Notes on the state of things

Notes on the state of things

Sound public policy has taken a beating during the coronavirus pandemic. And though well-worn over the past seven months, the phrase “arbitrary and capricious” remains most apropos to characterize many governments’ actions.

The latest example comes from the Pennsylvania Liquor Control Board (PLCB). While perhaps well-meaning, its decision to waive alcohol licensing fees for restaurateurs, hoteliers, clubs, catering clubs and retail dispensers for all of 2021 raises serious public policy questions.

The first, and most obvious, is the paucity of the “help” that the too-little, too-late move will offer.  For the annual amount saved is paltry compared to the losses such business have suffered by, first, government-ordered closures and, second, continuing restrictions that have made attempting to keep those businesses open a fool’s errand.

“It’s a drop in the bucket” compared to the hundreds of thousands of dollars lost because of the continuing inane restrictions on eateries, one Pittsburgh bar/restaurant owner told the Tribune-Review.

But as bad as that is, there’s a worse consequence of this ruling, reminds Mike Negra, the lone dissenting vote in the PLCB’s 2-1 ruling.

He says the agency does not have “the authority to waive statutorily established fee,” a position many others share.

“The fee waiver is the equivalent of the PLCB legislating, rather than administering current law,” Negra says.

And that raises reasonable questions about what other administrators have been free-lancing the law since March, exercising power not legislatively granted and, perhaps in some cases, devolving into the exercise of plenary power neither never imagined nor ever intended.

But not all dubious public policy pronouncements in this coronavirus era have used or needed the pandemic for cover. Take, for instance, the recent dissent of state Supreme Court Justice David Wecht in Ladd v. Real Estate Commission of the Commonwealth of Pennsylvania.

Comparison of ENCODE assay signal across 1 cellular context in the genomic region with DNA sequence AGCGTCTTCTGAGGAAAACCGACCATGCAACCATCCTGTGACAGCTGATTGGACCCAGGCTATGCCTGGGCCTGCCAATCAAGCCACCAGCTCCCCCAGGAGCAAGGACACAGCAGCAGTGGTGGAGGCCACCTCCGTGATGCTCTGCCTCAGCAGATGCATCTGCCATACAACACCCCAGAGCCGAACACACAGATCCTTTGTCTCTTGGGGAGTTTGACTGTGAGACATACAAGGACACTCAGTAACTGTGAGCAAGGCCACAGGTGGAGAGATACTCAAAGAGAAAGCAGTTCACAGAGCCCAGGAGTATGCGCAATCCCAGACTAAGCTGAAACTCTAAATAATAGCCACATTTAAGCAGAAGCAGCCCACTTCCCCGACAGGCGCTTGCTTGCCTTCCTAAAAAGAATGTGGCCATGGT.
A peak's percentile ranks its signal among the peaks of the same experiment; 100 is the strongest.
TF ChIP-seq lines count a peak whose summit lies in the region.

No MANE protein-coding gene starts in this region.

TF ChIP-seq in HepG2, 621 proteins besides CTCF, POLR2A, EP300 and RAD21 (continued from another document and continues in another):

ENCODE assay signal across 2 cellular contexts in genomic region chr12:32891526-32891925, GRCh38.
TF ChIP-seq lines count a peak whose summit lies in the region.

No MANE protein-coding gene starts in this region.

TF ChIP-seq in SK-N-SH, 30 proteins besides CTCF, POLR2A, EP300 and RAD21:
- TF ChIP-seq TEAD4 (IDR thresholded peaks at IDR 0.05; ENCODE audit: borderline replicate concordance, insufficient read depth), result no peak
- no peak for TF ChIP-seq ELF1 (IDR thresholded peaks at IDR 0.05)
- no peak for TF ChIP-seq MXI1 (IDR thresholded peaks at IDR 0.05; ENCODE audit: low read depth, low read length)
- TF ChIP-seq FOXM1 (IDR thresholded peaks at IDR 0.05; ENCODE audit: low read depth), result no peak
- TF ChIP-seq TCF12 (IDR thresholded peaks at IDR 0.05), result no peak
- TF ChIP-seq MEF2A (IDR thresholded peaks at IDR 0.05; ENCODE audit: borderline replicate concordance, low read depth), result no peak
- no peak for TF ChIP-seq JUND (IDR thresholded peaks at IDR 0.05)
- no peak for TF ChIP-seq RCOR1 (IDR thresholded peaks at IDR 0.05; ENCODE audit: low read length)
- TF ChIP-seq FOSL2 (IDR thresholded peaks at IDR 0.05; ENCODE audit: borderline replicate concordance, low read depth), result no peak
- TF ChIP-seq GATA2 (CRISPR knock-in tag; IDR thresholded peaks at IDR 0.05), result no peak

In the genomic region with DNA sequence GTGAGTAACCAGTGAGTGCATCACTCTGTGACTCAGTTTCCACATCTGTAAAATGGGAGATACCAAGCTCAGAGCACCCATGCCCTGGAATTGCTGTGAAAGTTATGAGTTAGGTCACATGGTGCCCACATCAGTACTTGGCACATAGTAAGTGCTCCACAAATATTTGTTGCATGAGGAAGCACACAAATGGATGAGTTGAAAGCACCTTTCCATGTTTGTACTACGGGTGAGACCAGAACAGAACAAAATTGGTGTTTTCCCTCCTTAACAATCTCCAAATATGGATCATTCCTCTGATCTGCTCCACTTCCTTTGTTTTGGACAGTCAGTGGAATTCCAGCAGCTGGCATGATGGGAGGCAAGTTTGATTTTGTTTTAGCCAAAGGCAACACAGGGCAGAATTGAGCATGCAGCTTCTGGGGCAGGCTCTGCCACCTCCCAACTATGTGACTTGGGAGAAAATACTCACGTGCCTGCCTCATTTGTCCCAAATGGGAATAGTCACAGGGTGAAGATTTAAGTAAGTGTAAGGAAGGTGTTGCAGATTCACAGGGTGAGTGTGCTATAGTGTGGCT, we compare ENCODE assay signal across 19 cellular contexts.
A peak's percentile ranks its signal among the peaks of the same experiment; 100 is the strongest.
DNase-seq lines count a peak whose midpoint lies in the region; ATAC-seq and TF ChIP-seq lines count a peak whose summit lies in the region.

In a nutshell, “The State” wielded its regulatory cudgel against a woman, as the owner of two Pocono Mountains vacation properties, who began renting them to supplement her income after being laid off from her job. (This happened a decade ago.)

In short order, neighbors, impressed by her success, asked her to manage the short-term rentals of their vacation properties.

But “The State” notified her that she had been reported for the “unlicensed practice of real estate.”

The court sided with the woman and her right to conduct business in such a limited fashion. But wrote Wecht in dissent:

“I cannot endorse a constitutional standard that encourages courts to second-guess the wisdom, need, or appropriateness” of duly enacted economic regulations.

But, and succinctly put, “The State” was violating the woman’s economic liberty as protected by the 14th Amendment.

It was a macro assertion to which Wecht took major umbrage and even went so far as to claim that “economic liberty” had no historical lineage to the Constitution.

But scholar and senior Reason magazine editor Damon Root takes umbrage with Wecht’s contention in the publication’s November issue:

“Wecht should read more history, starting with the speeches of the late Rep. John Bingham (R–Ohio). In 1866, Bingham served as the principal author of Section 1 of the 14th Amendment, which, among other things, forbids states from passing or enforcing laws which violate the privileges or immunities of citizens.

“As Bingham told the House of Representatives, ‘the provisions of the Constitution guaranteeing rights, privileges, and immunities’ include ‘the constitutional liberty … to work in an honest calling and contribute by your toil in some sort to the support of yourself, to the support of your fellow men, and to be secure in the enjoyment of the fruits of your toil.’”

Root further notes how that view was widely shared by those who framed and ratified the 14th Amendment and that “even those who opposed the amendment’s passage did so because they knew it was designed to protect economic liberty from overreaching state regulation.”

“Contrary to Wecht’s flawed assertion, economic liberty most certainly does have something to do with the text and history of the Constitution,” Root concluded.

How chilling to think of Wecht’s dissenting view as the majority view and what frightening public policies might be spawned.

Colin McNickle is communications and marketing director at the Allegheny Institute for Public Policy (cmcnickle@alleghenyinstitute.org).